By Sebastian Brock
Oriental Institute, Oxford GB
In the course of cataloguing the Syriac manuscripts belonging to the collection of the former Chaldean Church in Mardin Adam McCollum discovered an old folio that had been re-used as an endpaper to strengthen the binding of Mardin Chald. 89, a much later manuscript. The folio contains two columns of text in a neat estrangelo hand that should probably be dated to the ninth century. He kindly sent an image of the folio to me in case I might be able to identify the contents.
It is not always easy to date estrangelo hands, especially those that are more conservative in character. After comparing the hand with the photographs of dated manuscripts in Hatch’s invaluable Album of Dated Syriac Manuscripts, it became fairly clear that the script on the folio was likely to date from the ninth century. Having transcribed a certain amount of the text, in so far as it was legible, it turned out that it contained a number of place names, including ‘Byzantium’ and ‘Europe’. These names, and the general ‘feel’ of the text, strongly suggested that the work it contained was a translation from Greek.
The next clue was the presence of some marginal glosses in what was clearly a much later hand; this indicated that it was a work that still continued to be read and studied several centuries after the date of the original manuscript. It so happens that after about the ninth century many translations of Greek patristic authors fell out of fashion and were no longer copied or studied. One of the small number of Greek authors who did remain authoritative and studied was Gregory of Nazianzus, and so his writings, and in particular his Discourses, seemed a good place to start on the hunt for references to ‘Byzantium’ and (especially) ‘Europe’.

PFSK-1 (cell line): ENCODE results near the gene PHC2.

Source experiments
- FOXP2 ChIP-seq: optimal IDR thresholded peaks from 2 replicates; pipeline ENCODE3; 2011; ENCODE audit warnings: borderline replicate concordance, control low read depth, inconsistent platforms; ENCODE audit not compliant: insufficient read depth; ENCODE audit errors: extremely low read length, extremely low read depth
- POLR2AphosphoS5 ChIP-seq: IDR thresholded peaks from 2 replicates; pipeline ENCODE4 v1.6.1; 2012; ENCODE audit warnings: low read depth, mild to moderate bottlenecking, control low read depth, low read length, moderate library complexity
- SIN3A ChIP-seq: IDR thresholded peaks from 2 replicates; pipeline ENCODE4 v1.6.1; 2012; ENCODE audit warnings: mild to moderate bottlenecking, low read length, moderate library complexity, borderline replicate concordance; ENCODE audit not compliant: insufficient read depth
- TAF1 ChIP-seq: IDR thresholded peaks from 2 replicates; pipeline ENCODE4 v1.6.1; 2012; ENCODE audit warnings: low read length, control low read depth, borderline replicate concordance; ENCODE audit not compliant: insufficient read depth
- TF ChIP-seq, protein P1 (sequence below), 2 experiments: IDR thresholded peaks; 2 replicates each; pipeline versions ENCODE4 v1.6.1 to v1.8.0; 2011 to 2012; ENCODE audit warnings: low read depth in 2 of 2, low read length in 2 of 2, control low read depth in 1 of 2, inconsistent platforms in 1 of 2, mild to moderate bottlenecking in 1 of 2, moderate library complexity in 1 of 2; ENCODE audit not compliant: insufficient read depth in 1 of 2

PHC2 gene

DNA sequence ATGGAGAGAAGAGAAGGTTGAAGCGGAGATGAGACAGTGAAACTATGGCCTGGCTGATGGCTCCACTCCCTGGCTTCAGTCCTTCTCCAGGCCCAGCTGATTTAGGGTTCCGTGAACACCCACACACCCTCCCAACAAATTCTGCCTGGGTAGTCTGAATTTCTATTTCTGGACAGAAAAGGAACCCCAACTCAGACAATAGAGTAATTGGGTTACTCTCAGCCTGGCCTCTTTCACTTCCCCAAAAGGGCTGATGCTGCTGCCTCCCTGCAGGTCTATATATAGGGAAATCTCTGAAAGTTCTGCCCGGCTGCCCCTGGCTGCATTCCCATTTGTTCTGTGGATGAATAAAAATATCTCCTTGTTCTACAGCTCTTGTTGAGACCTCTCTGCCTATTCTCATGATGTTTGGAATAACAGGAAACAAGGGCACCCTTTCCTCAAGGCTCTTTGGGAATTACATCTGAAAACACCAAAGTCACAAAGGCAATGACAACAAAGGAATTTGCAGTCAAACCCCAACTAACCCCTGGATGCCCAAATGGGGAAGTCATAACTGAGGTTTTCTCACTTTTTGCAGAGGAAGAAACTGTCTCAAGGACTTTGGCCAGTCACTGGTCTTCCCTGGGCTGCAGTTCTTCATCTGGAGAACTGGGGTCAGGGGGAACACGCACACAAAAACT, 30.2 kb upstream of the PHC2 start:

Fortunately most of the Sources chrétiennes volumes containing editions of the Greek text of the Discourses are provided with indexes of names, and it soon turned out that the folio did indeed belong to one of Gregory’s Discourses, namely his funeral oration on his brother Caesarius (Discourse 7 in the Greek numbering; the Syriac numbering is different). Actually the name ‘Caesarius’ turned out in fact to occur on the folio, but the writing was damaged at that point, with a key letter obscured.
Having located the passage (at the end of section 8 and beginning of section 9 of Discourse 7), it was now important to establish whether the translation belonged to the original translation of Gregory’s Discourses, or to the revision by Paul, bishop of Edessa, made in 623/4, where he had taken refuge from the Persian occupation of his see. Whereas several manuscripts of Paul’s revision survive, none of the original version are known. In order to establish to which version the folio’s text belonged it was necessary to pay a visit to the rich collection of Syriac manuscripts in the British Library, which fortunately includes a number of the relevant manuscripts. A comparison of the folio’s with two of the earliest manuscripts of Paul’s revision (Add. 14,548 of 790 and Add. 12,153 of 844/5) quickly established that the text on the folio must belong to the revision, and not to the lost original.
The Syriac version of Gregory of Nazianzus’ Discourses (in both forms where available) is currently gradually being published as part of the Corpus Nazianzenum by scholars at the Université catholique de Louvain-la-Neuve, and so far (2001-) five volumes have appeared , covering eleven Discourses: Versio Syriaca I (J-C. Haelewyck) = Discourse 40; II (A.B. Schmidt) = 13 and 41; III (J-C. Haelwyck) = 37-39; IV (J-C. Haelewyck) = 28-31; V (J-C. Haelewyck) = 1-3.